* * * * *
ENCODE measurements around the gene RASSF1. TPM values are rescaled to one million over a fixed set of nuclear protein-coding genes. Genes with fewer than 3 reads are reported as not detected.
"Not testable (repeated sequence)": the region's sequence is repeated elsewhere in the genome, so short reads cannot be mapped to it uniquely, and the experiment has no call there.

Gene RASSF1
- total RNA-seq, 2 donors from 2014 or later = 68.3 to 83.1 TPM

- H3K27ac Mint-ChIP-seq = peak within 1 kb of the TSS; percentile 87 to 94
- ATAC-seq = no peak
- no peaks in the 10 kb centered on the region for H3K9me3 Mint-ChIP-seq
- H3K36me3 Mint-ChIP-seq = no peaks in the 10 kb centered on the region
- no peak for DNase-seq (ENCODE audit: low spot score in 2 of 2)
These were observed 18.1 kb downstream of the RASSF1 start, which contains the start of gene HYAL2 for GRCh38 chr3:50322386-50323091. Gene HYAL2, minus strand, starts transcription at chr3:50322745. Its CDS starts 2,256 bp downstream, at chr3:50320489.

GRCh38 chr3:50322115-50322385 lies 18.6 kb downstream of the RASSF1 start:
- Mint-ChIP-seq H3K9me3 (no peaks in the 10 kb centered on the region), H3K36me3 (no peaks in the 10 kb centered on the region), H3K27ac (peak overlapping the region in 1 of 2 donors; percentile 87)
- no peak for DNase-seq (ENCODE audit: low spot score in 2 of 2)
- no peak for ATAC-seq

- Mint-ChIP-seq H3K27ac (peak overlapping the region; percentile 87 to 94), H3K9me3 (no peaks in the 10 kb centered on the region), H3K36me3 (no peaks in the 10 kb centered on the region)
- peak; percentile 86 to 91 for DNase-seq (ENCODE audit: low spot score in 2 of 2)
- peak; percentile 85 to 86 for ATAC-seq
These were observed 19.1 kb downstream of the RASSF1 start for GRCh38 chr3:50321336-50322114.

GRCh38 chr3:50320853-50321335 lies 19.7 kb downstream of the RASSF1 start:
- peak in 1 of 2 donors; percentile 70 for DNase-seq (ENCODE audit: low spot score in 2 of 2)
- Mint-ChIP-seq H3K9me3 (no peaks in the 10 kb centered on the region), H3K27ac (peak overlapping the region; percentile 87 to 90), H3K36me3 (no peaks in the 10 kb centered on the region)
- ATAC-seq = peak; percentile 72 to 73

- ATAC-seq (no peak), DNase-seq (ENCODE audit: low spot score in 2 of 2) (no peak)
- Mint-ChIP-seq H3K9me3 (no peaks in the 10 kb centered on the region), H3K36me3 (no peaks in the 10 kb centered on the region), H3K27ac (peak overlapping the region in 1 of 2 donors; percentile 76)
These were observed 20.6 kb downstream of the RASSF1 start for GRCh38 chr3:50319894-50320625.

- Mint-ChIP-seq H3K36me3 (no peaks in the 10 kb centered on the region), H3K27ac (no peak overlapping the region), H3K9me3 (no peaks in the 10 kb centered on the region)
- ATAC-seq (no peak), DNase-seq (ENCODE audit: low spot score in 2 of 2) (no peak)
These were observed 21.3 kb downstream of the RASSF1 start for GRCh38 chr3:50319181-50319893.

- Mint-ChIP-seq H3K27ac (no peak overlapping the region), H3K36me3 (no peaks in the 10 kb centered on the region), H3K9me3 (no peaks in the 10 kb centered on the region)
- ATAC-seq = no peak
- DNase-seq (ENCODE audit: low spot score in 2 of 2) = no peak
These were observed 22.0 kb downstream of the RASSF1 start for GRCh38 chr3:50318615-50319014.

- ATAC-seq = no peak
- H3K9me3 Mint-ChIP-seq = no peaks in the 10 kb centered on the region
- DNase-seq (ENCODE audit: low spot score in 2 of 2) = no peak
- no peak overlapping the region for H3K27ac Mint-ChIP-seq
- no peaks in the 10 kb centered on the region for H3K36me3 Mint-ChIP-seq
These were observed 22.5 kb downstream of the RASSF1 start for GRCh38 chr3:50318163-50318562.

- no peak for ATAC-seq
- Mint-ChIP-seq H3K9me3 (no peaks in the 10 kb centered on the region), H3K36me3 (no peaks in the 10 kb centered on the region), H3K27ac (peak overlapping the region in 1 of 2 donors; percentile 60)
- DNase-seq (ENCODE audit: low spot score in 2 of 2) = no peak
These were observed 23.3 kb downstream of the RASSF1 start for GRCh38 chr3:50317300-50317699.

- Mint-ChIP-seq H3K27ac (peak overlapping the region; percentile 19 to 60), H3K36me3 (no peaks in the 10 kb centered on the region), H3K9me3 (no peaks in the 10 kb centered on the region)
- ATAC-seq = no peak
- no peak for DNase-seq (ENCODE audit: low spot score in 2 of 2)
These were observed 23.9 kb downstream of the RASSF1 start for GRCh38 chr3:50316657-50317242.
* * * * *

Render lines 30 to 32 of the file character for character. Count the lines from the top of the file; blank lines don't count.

- ATAC-seq = no peak
- DNase-seq (ENCODE audit: low spot score in 2 of 2) = no peak
These were observed 22.0 kb downstream of the RASSF1 start for GRCh38 chr3:50318615-50319014.